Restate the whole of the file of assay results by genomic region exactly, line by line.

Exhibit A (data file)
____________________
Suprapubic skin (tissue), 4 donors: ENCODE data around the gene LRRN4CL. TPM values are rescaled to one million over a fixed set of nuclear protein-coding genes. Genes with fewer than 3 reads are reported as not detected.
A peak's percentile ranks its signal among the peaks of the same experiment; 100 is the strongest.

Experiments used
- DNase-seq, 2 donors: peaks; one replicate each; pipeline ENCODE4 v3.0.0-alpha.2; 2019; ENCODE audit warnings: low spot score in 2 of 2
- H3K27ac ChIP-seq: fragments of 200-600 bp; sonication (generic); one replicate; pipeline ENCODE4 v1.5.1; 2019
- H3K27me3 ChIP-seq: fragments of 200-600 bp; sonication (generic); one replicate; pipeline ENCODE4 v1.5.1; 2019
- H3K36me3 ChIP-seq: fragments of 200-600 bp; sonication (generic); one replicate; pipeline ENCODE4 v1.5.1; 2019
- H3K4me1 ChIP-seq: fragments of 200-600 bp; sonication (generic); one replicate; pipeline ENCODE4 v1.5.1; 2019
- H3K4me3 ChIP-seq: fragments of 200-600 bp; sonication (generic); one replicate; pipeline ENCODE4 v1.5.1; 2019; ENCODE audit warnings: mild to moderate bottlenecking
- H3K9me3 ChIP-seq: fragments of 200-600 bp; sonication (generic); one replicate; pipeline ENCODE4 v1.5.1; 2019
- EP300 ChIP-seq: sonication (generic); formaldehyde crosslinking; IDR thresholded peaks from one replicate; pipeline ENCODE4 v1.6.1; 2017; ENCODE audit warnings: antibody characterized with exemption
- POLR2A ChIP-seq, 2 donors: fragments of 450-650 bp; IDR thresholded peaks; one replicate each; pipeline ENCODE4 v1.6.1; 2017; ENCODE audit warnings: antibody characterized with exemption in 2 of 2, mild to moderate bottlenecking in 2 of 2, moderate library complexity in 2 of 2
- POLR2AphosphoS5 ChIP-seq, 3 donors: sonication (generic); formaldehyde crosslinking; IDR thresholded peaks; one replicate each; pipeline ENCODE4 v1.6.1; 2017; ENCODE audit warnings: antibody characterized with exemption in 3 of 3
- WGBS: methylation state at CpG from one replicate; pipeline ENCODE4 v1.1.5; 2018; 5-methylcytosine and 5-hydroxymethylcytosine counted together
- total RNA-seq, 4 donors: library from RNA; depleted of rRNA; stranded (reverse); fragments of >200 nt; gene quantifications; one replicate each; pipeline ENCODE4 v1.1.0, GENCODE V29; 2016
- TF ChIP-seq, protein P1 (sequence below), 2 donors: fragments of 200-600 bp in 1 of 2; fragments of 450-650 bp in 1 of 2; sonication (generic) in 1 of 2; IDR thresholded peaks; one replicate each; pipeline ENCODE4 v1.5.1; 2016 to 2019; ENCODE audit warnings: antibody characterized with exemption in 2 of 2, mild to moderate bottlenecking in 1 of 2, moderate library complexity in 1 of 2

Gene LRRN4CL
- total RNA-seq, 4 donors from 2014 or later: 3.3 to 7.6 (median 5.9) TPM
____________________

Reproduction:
Suprapubic skin (tissue), 4 donors: ENCODE data around the gene LRRN4CL. TPM values are rescaled to one million over a fixed set of nuclear protein-coding genes. Genes with fewer than 3 reads are reported as not detected.
A peak's percentile ranks its signal among the peaks of the same experiment; 100 is the strongest.

Experiments used
- DNase-seq, 2 donors: peaks; one replicate each; pipeline ENCODE4 v3.0.0-alpha.2; 2019; ENCODE audit warnings: low spot score in 2 of 2
- H3K27ac ChIP-seq: fragments of 200-600 bp; sonication (generic); one replicate; pipeline ENCODE4 v1.5.1; 2019
- H3K27me3 ChIP-seq: fragments of 200-600 bp; sonication (generic); one replicate; pipeline ENCODE4 v1.5.1; 2019
- H3K36me3 ChIP-seq: fragments of 200-600 bp; sonication (generic); one replicate; pipeline ENCODE4 v1.5.1; 2019
- H3K4me1 ChIP-seq: fragments of 200-600 bp; sonication (generic); one replicate; pipeline ENCODE4 v1.5.1; 2019
- H3K4me3 ChIP-seq: fragments of 200-600 bp; sonication (generic); one replicate; pipeline ENCODE4 v1.5.1; 2019; ENCODE audit warnings: mild to moderate bottlenecking
- H3K9me3 ChIP-seq: fragments of 200-600 bp; sonication (generic); one replicate; pipeline ENCODE4 v1.5.1; 2019
- EP300 ChIP-seq: sonication (generic); formaldehyde crosslinking; IDR thresholded peaks from one replicate; pipeline ENCODE4 v1.6.1; 2017; ENCODE audit warnings: antibody characterized with exemption
- POLR2A ChIP-seq, 2 donors: fragments of 450-650 bp; IDR thresholded peaks; one replicate each; pipeline ENCODE4 v1.6.1; 2017; ENCODE audit warnings: antibody characterized with exemption in 2 of 2, mild to moderate bottlenecking in 2 of 2, moderate library complexity in 2 of 2
- POLR2AphosphoS5 ChIP-seq, 3 donors: sonication (generic); formaldehyde crosslinking; IDR thresholded peaks; one replicate each; pipeline ENCODE4 v1.6.1; 2017; ENCODE audit warnings: antibody characterized with exemption in 3 of 3
- WGBS: methylation state at CpG from one replicate; pipeline ENCODE4 v1.1.5; 2018; 5-methylcytosine and 5-hydroxymethylcytosine counted together
- total RNA-seq, 4 donors: library from RNA; depleted of rRNA; stranded (reverse); fragments of >200 nt; gene quantifications; one replicate each; pipeline ENCODE4 v1.1.0, GENCODE V29; 2016
- TF ChIP-seq, protein P1 (sequence below), 2 donors: fragments of 200-600 bp in 1 of 2; fragments of 450-650 bp in 1 of 2; sonication (generic) in 1 of 2; IDR thresholded peaks; one replicate each; pipeline ENCODE4 v1.5.1; 2016 to 2019; ENCODE audit warnings: antibody characterized with exemption in 2 of 2, mild to moderate bottlenecking in 1 of 2, moderate library complexity in 1 of 2

Gene LRRN4CL
- total RNA-seq, 4 donors from 2014 or later: 3.3 to 7.6 (median 5.9) TPM